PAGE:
WASHINGTON - At the start of 2020, the National Symphony Orchestra was planning its first international tour with conductor Gianandrea Noseda, and an epic Beethoven cycle to mark the 250th anniversary of the legendary composer’s birth. Instead, the coronavirus pandemic forced the ensemble out of the Kennedy Center in the US capital for 18 months, and the Beethoven symphonic series has been rescheduled, starting this month and wrapping up in... 2023.

The NSO and other professional orchestras in the United States have resumed live performances in recent months while navigating a maelstrom of Covid-19 rules, trying to keep everyone healthy, and convincing wary listeners to buy tickets again. “It has been a big challenge,” Noseda told AFP after an afternoon rehearsal for January’s concerts, which include some of the Beethoven symphonies -- but not the Ninth, as the chorus required would put too many unmasked people on stage. Noseda, who was not able to travel to Washington for a year as the crisis unfolded, detailed the NSO’s pandemic evolution from virtual concerts, small groups on stage and plexiglass between musicians to the more or less normal 2021-22 season.

“The alternative would have been no performance at all,” the 57-year-old Italian maestro said, explaining that he managed to keep in touch with his players during the long hiatus through Zoom calls and emails. 

  Now, Noseda says there is a “really perceivable” sense of musicians and audiences appreciating the moment, and not looking too far ahead.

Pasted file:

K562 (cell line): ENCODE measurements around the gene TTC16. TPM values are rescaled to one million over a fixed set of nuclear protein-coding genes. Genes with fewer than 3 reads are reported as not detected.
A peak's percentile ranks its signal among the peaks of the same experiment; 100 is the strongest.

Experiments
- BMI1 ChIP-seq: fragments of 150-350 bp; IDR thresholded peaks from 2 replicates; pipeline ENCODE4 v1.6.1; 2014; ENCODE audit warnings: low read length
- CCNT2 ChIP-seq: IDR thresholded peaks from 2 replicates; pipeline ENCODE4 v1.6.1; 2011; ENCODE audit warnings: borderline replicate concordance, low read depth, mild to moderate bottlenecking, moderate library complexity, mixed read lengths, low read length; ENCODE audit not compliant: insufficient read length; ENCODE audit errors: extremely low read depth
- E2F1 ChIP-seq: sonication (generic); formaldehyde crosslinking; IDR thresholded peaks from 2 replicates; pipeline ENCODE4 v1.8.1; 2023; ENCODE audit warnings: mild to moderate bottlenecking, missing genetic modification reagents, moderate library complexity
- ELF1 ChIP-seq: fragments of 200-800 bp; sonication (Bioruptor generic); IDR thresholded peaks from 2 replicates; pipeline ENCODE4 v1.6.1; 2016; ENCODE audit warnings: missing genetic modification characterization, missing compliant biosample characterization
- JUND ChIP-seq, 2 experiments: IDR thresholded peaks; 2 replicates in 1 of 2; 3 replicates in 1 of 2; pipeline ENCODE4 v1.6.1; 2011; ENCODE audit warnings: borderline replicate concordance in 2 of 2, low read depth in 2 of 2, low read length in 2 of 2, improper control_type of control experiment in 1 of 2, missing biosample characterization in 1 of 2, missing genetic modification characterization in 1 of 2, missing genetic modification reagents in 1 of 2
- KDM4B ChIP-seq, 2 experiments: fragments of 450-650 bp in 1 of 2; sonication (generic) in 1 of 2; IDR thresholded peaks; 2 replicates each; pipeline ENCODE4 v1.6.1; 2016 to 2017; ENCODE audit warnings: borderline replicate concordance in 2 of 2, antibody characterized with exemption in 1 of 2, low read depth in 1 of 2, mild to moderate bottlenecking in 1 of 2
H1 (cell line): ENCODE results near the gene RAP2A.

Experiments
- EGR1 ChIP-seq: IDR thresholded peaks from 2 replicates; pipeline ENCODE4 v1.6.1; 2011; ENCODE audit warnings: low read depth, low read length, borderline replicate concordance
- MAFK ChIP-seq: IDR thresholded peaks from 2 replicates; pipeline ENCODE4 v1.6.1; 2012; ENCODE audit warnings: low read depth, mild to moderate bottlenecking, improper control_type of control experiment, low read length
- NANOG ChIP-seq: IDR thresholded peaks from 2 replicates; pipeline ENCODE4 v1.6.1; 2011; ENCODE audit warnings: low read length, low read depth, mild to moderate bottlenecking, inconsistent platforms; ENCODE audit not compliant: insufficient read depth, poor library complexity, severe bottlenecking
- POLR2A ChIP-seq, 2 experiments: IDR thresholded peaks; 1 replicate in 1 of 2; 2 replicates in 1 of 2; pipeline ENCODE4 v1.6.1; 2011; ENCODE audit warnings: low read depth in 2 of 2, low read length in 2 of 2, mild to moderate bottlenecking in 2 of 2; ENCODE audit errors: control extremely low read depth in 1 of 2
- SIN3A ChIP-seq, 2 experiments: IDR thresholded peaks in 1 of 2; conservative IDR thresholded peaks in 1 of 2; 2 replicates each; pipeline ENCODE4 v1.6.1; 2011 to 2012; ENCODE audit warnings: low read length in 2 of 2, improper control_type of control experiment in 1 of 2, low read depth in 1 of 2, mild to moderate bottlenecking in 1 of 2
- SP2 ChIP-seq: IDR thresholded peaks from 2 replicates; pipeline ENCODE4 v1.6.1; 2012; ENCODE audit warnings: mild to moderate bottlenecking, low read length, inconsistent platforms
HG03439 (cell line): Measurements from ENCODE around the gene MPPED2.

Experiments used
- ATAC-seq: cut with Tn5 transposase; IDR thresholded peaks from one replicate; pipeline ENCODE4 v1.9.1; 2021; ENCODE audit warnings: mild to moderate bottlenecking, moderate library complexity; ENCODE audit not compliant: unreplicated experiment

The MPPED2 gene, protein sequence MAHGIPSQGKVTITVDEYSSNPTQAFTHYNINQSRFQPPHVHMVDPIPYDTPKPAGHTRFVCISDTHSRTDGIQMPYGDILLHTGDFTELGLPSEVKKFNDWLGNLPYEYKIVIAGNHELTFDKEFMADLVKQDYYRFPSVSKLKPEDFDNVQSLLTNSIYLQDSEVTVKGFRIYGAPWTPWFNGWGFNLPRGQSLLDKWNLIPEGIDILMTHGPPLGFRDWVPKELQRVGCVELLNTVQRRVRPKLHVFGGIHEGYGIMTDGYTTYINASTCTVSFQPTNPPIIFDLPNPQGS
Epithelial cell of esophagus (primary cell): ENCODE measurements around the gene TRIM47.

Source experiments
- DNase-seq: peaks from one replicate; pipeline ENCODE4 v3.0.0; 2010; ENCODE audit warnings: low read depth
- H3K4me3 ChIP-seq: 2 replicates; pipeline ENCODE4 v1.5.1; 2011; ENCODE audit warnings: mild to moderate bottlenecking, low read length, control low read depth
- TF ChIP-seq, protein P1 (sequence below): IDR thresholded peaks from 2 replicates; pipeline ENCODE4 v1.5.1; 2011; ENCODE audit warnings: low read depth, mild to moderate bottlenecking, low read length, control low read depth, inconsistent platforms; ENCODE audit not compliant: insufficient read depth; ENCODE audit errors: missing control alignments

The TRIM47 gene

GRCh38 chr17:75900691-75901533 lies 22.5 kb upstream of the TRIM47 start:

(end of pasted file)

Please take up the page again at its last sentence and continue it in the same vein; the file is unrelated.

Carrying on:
“I fully enjoy that moment,” he said. “It’s a gift to you.” So how do you go about making sure that dozens of musicians can be on stage together safely for rehearsals and concerts, especially when some of them -- brass and woodwind players -- cannot be masked? 

The plexiglass partitions seen earlier in the pandemic are gone, but all NSO members who can play while masked do so, and protocols are rigid.

                  “It’s a new world for all of us,” said NSO executive director Gary Ginstling, explaining that general manager Genevieve Twomey and her team have basically become “an in-house medical team” conducting weekly testing and monitoring.

Twomey said “very few” positive results had been detected so far within the orchestra. But in Texas, the Dallas Symphony Orchestra was forced to cancel two concerts and cut planned works from two others this month because they could not replace key musicians who had tested positive.

“Omicron has been particularly challenging because it’s so contagious and prevalent,” DSO president and CEO Kim Noltemy told AFP in a statement.

For Jamie Roberts, the NSO’s assistant principal oboe player who clearly performs without a mask, “once there was a vaccine, and people could get a vaccine, I felt really safe.”

Colin Williams, the associate principal trombone player at the New York Philharmonic, agreed that protocols in place had been “worth it,” ensuring the musicians’ safety and that of their loved ones at home.

“There are a lot more questions than answers right now,” he said.

But Roberts, the oboe player, said she is simply reveling in the moment, being reunited with her colleagues.

“We missed each other, it’s a family,” she said. “It’s a really cool job.”